Painful end

The Star Malaysia - Star2 - - LIVING -

MANY peo­ple do not know much about frogs. They’re not as awe-in­spir­ing as the ma­jes­tic lion, or cute and cud­dly like the koala bear.

And while birds sing, frogs croak. No won­der these slimy crea­tures are not on our radar.

While live­stock may be ac­corded some care when they are be­ing raised, trans­ported or slaugh­tered, frogs are not so for­tu­nate. Kept in small cages with­out water or food, frogs of­ten meet an ex­cru­ci­at­ing death. Frogs sold at the mar­ket and pasar malam are of­ten skinned and cut open alive. Who can for­get the sight of these mis­er­able crea­tures wrig­gling and twitch­ing in pain as their guts spill out?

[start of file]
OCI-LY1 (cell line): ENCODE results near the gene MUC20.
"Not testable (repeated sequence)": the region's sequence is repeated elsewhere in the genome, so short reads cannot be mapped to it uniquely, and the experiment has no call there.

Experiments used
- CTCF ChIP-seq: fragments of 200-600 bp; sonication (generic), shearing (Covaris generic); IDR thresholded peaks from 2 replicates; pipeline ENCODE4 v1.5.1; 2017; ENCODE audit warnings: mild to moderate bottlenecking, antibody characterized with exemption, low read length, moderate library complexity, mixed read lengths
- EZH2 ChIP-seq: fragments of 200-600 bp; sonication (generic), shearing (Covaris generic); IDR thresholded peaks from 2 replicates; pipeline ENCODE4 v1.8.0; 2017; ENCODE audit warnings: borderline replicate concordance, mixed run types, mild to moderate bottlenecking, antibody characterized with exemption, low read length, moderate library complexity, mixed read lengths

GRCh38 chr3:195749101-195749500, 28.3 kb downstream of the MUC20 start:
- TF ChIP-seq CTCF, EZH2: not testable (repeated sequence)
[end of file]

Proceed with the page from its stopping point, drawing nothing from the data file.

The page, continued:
Cru­elty to­wards frogs is not only doc­u­mented in Malaysia but in a lot of coun­tries where they end up on the din­ner plate.

In In­dia, live frogs are dis­mem­bered by hand or have their legs snipped off by a pair of scis­sors.

Frogs that are cap­tured from the wild also ex­pe­ri­ence trauma. Although a va­ri­ety of tools are used, the three­p­ronged spear is favoured and it some­times causes such se­vere bruis­ing that the an­i­mal is re­jected by the buyer.

This is trou­bling be­cause sci­en­tific stud­ies show that frogs pos­sess the ap­pro­pri­ate neu­ro­log­i­cal com­po­nents for trans­mit­ting pain and demon­strate be­havioural and phys­i­o­log­i­cal re­ac­tions to pain. This means that a frog’s abil­ity to feel pain is prob­a­bly sim­i­lar to that of a mam­mal.

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